It’s obvious the Fairway is still struggling with the salinity levels and looks a lot worse since the recent flood. We have begun a plan to give the fairway more attention.
You may have noticed some on course Melaleuca trees have been significantly defoliated to the point of looking dead. However, they aren’t dead they were attacked by sawflies or spitfire caterpillars.
The course has coped a drenching in the past month, although, I think the Pro – Am luckily had the best of the conditions.
As the season when they are most active is upon us and it is a reminder that the golf courses provide a perfect habitat, here is the latest info on what to do and don’t do.
The course renovations went great despite the storm that rolled through on Monday afternoon which washed out our fairway coring and rubbing in for the rest of that day. Everything is starting to thrive under the weather conditions since and we are starting to get the course back into a bit of order with regards to bunkers and weeds. The surfaces will be back to what you are used to within a few weeks.
Green Staff had commenced monitoring the number and location of driving range balls coming to rest on the 9th fairway. During the process, Green Staff identified a large gap that is visible from the driving range tee that has no trees. This gap is also where a high percentage of golfers land their drives from the 9th tee which makes this a high risk area.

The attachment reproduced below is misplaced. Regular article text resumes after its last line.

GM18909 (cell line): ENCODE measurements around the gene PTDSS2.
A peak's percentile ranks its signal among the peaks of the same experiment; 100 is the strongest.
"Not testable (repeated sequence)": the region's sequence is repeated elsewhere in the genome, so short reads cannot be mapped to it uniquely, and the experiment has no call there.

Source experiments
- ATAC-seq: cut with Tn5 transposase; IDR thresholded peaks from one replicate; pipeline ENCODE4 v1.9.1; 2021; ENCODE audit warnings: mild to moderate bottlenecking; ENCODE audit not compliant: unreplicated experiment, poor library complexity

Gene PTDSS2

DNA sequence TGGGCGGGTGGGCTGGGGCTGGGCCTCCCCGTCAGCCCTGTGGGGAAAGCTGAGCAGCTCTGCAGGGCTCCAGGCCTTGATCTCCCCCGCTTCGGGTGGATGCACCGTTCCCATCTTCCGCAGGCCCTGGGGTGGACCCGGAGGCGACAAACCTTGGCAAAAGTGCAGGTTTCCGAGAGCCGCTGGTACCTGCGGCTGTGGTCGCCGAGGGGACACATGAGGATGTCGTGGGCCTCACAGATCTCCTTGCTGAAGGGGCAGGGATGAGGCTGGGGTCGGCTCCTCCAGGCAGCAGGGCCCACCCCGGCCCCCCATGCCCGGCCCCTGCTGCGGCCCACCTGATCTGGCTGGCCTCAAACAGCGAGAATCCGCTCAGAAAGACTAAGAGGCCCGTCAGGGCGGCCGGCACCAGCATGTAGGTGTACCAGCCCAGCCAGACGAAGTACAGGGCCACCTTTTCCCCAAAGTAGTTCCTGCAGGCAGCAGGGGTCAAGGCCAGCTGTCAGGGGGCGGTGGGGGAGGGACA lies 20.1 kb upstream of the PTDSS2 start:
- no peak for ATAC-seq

It’s now spring and as we warm up, the grass starts to come alive again and grow. Here are a couple of things to consider.
Work on the sandy waste is progressing. In time the sand will compact and become firm. I think it is an area that will aesthetically compliment the course once completed. Some of the undulations throughout the area will help catch some stray shots while hopefully giving you some better opportunities to recover.
As you are aware, rakes have been removed from the course. This came into being as a directive from Golf Australia since the Covid pandemic.
It is essential that all players are diligent in their repair of pitch marks on greens. A pitch mark that is repaired correctly and as soon as it happens will recover in 24 hours. A badly repaired or unrepaired one will take several weeks to heal. Unrepaired pitch marks also foster disease and infections in the green and can also create an ideal bed for weed seed.